Abuse in education helpline receives over 350 calls since its launch

A helpline to report child abuse and harassment in education settings has received 353 contacts since launching on April 1. 

The Report Abuse in Education helpline was set up after thousands of testimonies about peer-on-peer sexual abuse and harassment in schools were posted on the Everyone’s Invited website. 

It was commissioned by the Department for Education and is being run independently by the NSPCC. The helpline’s staff are trained in safeguarding and come from a range of professional social care backgrounds. 

The charity is urging those who have suffered harm in an educational setting recently or in the past, or anyone with concerns that someone else has, to contact the helpline. 

Sexual abuse, exploitation and harassment by peers is the most common issue reported to the helpline so far, ranging from incidents such as pupils looking up classmates’ skirts to sharing indecent images and rape. 

Helpline staff have also responded to contacts from parents who were concerned that safeguarding incidents are not being appropriately handled in schools. 

From the total contacts received (up to May 16), NSPCC practitioners have made 65 referrals to an external agency such as police or social services. For the other contacts, trained helpline staff provided advice and guidance to victims and those with concerns. 

Where the information about the caller was known, more than half were adult or child victims and most were female. The majority of victims in a referral were secondary school age children or young adults.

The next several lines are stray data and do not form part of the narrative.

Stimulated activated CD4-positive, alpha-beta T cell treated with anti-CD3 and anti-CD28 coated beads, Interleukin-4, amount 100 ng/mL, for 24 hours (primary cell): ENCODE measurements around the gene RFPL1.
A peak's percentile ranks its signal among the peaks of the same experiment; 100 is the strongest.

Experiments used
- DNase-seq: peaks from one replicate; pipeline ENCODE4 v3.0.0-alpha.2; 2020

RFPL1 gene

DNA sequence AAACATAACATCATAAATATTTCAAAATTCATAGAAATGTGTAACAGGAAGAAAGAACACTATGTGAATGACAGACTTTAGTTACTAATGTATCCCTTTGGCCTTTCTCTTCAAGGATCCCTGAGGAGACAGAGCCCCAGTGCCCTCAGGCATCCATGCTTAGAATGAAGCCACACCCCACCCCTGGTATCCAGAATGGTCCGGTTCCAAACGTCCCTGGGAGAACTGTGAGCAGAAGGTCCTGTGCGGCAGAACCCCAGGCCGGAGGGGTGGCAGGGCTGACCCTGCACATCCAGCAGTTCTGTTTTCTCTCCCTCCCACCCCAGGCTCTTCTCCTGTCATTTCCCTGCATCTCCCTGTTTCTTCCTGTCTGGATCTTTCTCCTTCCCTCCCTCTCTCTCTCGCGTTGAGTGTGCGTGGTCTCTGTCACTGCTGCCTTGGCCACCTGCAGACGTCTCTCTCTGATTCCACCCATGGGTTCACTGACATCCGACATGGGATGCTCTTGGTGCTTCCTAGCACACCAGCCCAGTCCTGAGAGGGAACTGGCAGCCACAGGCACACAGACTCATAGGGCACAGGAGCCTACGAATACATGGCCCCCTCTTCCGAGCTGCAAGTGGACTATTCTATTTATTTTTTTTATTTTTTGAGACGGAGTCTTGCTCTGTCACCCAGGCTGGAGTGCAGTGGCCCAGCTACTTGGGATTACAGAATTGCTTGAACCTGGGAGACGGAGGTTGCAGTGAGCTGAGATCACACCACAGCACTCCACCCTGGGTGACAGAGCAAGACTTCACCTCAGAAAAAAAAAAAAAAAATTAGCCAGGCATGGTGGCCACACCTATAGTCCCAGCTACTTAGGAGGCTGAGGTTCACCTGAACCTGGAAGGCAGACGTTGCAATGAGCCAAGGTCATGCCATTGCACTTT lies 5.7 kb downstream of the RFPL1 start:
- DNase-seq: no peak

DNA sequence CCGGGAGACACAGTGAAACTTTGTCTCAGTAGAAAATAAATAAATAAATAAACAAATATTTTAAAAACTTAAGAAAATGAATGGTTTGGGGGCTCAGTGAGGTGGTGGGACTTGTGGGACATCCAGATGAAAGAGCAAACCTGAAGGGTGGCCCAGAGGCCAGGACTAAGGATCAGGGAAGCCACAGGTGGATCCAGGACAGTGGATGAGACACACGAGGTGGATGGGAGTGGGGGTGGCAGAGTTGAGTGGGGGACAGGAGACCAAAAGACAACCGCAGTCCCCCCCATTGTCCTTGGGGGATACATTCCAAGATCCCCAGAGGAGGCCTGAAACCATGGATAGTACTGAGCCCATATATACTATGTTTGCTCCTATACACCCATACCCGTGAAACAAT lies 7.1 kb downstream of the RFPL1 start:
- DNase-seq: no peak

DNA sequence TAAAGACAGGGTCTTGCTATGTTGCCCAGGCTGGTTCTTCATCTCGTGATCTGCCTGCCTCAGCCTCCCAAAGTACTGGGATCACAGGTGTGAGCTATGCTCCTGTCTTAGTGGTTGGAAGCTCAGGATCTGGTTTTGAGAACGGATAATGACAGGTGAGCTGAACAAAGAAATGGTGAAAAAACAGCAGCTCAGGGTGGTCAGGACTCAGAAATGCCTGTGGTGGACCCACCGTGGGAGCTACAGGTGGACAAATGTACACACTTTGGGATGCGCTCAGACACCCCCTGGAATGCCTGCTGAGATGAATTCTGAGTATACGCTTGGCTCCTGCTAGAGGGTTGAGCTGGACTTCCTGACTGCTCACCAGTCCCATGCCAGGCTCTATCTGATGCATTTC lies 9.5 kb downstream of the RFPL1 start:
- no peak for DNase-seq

One parent of a 14-year-old girl told the helpline: “We received a visit from a police officer who told us they were investigating an incident of up-skirting by a male pupil at my daughter’s school. 

“We were told that a teacher had been searching this boy’s phone for something unrelated and discovered several pictures of up-skirting of different girls and the only girl that could be identified was my daughter. 

“As you can imagine, this came as a huge shock to us. We have no idea who the boy is or if the images have been shared anywhere.” 

Kam Thandi, NSPCC Helpline Head, said: “It is absolutely vital that people feel comfortable to raise concerns about child abuse and harassment, including children themselves, and we thank everyone so far who has found the courage to contact the helpline. “Through these calls we have been able to provide much needed support, advice and, where necessary, to refer the information onto police and local authorities for further action. 

“We have also heard about the devastating impact this abuse can have later in life if it’s not addressed and have been able to share our experience and expertise to help with the recovery process.” 

Education Secretary Gavin Williamson said: “I want all victims of abuse to be supported and feel confident to report any allegations. 

“That is exactly why we set up this additional specialist NSPCC helpline – so there is a dedicated route for raising concerns or reporting an incident which may require appropriate action from authorities. 

“Ofsted is also undertaking a review into safeguarding measures in schools and colleges which will be published shortly.” 

Trained professionals at the helpline use their expertise to risk assess any allegations and can refer incidents to external agencies such as police, Operation Hydrant, children’s services and LADOs. To get in contact with the Report Abuse in Education helpline call 0800 136 663, or email help@nspcc.org.uk

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About Author: Educate Magazine